Vancouver facing potential “Apartheid” says former UN housing envoy


A former UN envoy on housing with the Human Rights Council toured Vancouver’s latest ‘Tent City’ and says we have a potential ‘Apartheid’ on our hands.

“That word used to just describe South Africa,” says former Rapporteur & current president of advocacy group UPR Info, Miloon Kothari. In Vancouver, he sees people being segregated through policy to isolate wealthy and poor neighbourhoods and Vancouver’s multi-million dollar housing speculation isn’t sustainable.

He says it has even caused banks to become downgraded over their debts.

“I studied the situation in Spain and this type of unbridled speculation in the property market actually led to a national economic collapse in Spain,” he explains, noting that this may not happen here, but he expects to see some kind of burst in the housing bubble.

He is meeting with Vancouver city council tomorrow to find out from them why the housing situation is the way it is and offer his advice from experience. By the city’s own count, homelessness has grown 35% since 2005.


Kothari admits that wealthy cities from New York, to Sidney, to Madrid have their problems, but Vancouver is distinct because we don’t have different types of solutions to homelessness.

“Many of the European cities that I’ve been to, you have 60-70% of rental housing, you have social housing spread across the city,” he says. “In fact, you can’t make a distinction between what is an apartment, social housing, or condominium.”

Kothari spoke to media outside the infamous ‘Tent City’ on Main Street before walking through the encampment of tarps and tents to speak with people who live there.

“There’s a real lack of alternatives here, that’s why you see tent cities coming up,” he says. “There are no options for people, even if you go to a shelter, it’s very, very difficult.”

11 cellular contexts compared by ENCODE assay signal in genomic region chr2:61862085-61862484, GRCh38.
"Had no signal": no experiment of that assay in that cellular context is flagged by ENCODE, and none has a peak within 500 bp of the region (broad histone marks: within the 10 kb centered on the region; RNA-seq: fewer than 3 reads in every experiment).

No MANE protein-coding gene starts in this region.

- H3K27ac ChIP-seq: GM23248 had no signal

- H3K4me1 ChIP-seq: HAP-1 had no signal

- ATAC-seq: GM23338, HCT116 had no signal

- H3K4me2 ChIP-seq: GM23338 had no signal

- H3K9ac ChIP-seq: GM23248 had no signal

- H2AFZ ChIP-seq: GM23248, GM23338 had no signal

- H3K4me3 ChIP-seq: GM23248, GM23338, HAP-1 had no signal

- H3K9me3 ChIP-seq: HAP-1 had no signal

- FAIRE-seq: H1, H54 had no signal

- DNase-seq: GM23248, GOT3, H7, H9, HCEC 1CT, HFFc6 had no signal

Meanwhile, people living there say they want to stay, despite the City of Vancouver’s application to clear out the camp near Pacific Central Station to make room for social housing on the vacant lot.

“We love it here, we’re like one big family basically, we look out for each other,” says one of the women living there. Several other people nod in agreement.

“I like it here, it’s a safe environment, it’s healthy and clean, I’d rather stay in a tent than a shelter,” says one woman living there who has been homeless for two years.

“You basically have to fend for yourself for a bit in the shelter, it’s hard to trust anybody,” says another man, who finds it easier to sleep in ‘Tent City’ than a shelter or on the street. “There’s less noise, there’s still noise, but it’s just sirens.”

“If you’ve never been on the street before, it can be a pretty bad experience for somebody that just got laid off and has no experience, it is really scary for some people, especially women,” says a man taking shade.

One resident befriended a crow that he found was being beaten up by other crows. He says a lot of places won’t accept him because of the bird, but he feels he’s gained a connection to it.

“Her eyes are not black, her talons are a bit longer, and her beak is different,” he says. “This crow has been showing me that there’s more to it than being an animal flying around and eating garbage.”

Vancouver’s shelters are already expecting an influx of people as the decrepit Balmoral Hotel is going to be evacuated next week.